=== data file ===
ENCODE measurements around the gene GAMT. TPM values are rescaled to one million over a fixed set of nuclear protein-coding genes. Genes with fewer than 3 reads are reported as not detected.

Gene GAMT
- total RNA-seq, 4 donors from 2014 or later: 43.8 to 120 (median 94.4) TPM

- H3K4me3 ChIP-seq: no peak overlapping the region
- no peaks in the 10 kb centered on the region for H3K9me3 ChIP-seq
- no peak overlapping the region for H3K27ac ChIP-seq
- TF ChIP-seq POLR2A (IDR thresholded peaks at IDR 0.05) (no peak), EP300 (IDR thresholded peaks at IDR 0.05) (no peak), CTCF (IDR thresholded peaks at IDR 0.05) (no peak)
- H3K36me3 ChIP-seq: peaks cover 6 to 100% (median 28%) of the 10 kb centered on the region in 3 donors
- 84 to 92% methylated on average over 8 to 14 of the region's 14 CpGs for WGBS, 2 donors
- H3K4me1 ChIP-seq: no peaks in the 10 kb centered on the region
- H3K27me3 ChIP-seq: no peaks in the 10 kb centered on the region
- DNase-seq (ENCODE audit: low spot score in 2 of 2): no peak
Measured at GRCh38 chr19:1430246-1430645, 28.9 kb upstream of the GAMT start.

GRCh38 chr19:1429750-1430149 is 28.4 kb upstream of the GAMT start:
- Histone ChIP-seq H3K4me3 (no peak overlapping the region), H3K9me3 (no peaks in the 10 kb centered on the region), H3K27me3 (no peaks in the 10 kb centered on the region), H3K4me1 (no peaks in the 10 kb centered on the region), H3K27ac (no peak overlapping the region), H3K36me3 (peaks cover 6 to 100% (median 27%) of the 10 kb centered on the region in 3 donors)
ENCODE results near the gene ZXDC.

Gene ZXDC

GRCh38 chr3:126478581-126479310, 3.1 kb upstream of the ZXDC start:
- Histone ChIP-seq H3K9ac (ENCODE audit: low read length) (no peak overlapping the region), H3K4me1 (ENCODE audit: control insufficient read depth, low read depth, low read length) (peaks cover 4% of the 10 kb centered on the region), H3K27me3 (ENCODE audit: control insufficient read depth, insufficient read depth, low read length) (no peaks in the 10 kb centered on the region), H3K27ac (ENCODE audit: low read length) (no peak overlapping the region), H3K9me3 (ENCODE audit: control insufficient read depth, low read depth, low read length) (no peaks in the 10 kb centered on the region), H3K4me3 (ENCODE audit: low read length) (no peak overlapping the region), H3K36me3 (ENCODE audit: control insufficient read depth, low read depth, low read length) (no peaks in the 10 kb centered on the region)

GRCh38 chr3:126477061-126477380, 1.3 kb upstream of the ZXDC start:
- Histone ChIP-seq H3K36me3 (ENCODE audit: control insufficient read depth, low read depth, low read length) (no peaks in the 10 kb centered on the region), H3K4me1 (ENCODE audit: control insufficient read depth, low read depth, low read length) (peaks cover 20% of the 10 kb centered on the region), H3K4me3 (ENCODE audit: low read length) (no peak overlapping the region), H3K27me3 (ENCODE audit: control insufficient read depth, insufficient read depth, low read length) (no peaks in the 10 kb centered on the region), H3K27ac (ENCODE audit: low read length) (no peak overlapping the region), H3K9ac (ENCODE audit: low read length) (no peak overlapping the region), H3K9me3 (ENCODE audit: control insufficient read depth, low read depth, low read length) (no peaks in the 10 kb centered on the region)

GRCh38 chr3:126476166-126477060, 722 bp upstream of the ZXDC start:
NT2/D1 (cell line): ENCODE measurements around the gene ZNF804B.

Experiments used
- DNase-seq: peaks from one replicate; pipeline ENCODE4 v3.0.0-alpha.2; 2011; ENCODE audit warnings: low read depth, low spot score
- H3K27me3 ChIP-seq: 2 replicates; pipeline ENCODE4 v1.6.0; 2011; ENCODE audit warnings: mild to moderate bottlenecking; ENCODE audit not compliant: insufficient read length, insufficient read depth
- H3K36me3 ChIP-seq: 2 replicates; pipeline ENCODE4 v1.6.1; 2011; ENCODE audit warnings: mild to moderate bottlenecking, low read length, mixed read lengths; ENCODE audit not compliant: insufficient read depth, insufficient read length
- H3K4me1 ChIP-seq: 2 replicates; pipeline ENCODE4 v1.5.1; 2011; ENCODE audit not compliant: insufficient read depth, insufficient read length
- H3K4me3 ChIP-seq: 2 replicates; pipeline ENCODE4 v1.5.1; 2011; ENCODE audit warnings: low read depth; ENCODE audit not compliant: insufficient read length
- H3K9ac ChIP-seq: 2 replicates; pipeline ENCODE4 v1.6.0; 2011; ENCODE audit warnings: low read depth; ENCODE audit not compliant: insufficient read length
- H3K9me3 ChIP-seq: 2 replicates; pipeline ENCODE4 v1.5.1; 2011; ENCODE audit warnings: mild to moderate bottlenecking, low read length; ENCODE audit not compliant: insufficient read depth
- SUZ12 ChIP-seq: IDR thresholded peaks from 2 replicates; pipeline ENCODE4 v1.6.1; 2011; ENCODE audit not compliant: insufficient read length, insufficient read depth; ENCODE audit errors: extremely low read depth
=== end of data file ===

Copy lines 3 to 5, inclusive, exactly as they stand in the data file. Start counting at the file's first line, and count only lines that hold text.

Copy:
- total RNA-seq, 4 donors from 2014 or later: 43.8 to 120 (median 94.4) TPM

- H3K4me3 ChIP-seq: no peak overlapping the region
- no peaks in the 10 kb centered on the region for H3K9me3 ChIP-seq